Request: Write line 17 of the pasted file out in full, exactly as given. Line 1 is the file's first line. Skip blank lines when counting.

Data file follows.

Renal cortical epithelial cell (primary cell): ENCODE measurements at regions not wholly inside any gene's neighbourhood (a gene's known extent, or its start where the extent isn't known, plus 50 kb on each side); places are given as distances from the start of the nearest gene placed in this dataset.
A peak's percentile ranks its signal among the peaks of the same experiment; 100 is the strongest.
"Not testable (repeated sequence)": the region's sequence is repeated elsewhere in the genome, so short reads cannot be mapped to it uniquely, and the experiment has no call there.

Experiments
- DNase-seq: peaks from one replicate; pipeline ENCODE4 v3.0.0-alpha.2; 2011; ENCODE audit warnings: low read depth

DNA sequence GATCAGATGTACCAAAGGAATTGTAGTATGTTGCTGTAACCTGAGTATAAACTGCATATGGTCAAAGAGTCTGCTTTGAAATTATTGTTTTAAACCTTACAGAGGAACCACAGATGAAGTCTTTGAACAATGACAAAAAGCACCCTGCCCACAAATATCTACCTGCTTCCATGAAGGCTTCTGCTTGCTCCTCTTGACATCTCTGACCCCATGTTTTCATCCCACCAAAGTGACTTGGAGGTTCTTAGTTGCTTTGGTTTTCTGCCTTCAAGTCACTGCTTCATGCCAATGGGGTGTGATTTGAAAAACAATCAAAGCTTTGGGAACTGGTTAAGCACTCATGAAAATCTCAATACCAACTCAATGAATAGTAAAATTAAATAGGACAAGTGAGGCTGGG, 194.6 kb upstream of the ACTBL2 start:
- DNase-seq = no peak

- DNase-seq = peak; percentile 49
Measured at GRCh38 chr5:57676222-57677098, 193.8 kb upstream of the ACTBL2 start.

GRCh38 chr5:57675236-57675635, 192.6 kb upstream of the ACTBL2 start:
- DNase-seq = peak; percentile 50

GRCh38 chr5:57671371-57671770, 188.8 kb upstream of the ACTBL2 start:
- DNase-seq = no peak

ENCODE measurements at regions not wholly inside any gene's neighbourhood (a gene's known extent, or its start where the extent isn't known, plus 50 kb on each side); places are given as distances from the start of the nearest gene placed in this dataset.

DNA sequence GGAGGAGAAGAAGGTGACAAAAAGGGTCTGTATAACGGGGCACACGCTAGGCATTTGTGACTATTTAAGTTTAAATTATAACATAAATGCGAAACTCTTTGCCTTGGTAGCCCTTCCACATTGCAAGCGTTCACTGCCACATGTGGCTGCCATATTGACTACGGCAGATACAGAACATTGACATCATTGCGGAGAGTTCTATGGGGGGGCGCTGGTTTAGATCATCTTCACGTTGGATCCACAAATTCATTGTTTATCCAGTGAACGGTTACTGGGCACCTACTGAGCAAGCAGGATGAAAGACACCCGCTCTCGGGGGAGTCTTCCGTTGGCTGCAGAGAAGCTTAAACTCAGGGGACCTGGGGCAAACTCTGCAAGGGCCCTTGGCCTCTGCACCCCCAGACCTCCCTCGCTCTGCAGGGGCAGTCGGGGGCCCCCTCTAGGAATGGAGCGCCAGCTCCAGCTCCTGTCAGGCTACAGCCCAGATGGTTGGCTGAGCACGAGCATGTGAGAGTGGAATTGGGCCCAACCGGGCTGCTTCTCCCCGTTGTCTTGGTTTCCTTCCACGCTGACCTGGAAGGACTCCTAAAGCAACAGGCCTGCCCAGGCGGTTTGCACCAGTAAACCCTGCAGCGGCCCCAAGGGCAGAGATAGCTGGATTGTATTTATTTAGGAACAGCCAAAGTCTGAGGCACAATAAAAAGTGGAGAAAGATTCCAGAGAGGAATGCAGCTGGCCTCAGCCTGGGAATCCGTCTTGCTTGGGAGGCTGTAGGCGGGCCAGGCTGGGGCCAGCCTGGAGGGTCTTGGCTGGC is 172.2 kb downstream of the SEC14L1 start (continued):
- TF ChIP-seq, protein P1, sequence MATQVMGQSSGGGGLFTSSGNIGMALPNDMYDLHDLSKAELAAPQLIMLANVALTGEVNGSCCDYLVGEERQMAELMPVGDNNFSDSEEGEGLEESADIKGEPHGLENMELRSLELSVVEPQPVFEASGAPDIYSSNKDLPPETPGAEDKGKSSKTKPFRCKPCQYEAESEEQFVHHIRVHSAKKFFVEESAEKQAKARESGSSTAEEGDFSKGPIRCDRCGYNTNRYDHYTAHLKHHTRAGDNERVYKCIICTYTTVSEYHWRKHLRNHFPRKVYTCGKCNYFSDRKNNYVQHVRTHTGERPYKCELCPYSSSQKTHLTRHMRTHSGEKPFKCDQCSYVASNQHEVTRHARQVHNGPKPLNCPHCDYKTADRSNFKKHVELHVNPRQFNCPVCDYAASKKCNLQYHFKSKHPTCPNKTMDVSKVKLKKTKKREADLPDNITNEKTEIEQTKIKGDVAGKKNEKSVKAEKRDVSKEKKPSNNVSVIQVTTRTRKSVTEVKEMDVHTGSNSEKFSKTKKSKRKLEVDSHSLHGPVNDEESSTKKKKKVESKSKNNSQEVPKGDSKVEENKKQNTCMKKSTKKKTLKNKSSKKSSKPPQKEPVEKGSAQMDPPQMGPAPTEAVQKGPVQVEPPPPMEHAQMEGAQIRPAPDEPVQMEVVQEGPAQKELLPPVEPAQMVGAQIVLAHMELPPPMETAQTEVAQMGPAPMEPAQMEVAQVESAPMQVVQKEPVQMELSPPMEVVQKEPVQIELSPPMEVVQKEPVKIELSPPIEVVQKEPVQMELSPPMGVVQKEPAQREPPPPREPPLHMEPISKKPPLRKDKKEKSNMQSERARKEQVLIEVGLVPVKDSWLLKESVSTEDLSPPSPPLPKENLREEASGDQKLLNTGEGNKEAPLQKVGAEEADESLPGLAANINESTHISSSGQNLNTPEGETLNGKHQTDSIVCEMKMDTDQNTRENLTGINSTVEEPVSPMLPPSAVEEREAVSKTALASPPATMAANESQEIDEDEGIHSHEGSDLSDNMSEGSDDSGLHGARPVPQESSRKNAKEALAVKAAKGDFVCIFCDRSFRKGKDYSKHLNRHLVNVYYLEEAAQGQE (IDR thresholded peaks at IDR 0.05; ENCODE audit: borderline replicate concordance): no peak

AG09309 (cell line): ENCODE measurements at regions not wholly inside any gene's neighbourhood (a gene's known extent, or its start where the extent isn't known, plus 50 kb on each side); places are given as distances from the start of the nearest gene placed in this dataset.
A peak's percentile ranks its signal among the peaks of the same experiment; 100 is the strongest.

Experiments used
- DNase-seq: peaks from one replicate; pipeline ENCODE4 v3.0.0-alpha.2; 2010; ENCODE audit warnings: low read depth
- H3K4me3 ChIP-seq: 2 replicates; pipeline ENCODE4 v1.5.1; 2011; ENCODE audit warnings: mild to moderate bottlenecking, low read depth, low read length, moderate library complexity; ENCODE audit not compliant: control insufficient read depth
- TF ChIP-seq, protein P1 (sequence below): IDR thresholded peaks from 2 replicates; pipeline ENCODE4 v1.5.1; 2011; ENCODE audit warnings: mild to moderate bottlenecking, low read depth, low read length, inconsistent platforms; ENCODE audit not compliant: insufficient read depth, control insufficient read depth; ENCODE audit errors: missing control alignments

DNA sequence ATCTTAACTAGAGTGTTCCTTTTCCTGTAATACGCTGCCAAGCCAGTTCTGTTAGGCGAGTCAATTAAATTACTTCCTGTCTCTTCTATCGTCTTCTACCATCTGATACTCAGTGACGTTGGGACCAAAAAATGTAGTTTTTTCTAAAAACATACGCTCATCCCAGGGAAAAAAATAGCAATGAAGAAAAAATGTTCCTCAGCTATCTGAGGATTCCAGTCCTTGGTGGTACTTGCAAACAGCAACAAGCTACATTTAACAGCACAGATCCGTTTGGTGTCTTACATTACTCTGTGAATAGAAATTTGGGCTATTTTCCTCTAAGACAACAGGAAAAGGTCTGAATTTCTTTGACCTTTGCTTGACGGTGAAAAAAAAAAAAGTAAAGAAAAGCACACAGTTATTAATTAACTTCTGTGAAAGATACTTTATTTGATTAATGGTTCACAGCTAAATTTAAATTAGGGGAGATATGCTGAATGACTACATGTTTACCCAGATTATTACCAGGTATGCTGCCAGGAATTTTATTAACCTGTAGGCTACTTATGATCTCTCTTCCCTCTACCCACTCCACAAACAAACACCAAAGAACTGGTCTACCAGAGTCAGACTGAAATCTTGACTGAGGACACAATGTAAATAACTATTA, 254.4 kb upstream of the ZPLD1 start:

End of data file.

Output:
AG09309 (cell line): ENCODE measurements at regions not wholly inside any gene's neighbourhood (a gene's known extent, or its start where the extent isn't known, plus 50 kb on each side); places are given as distances from the start of the nearest gene placed in this dataset.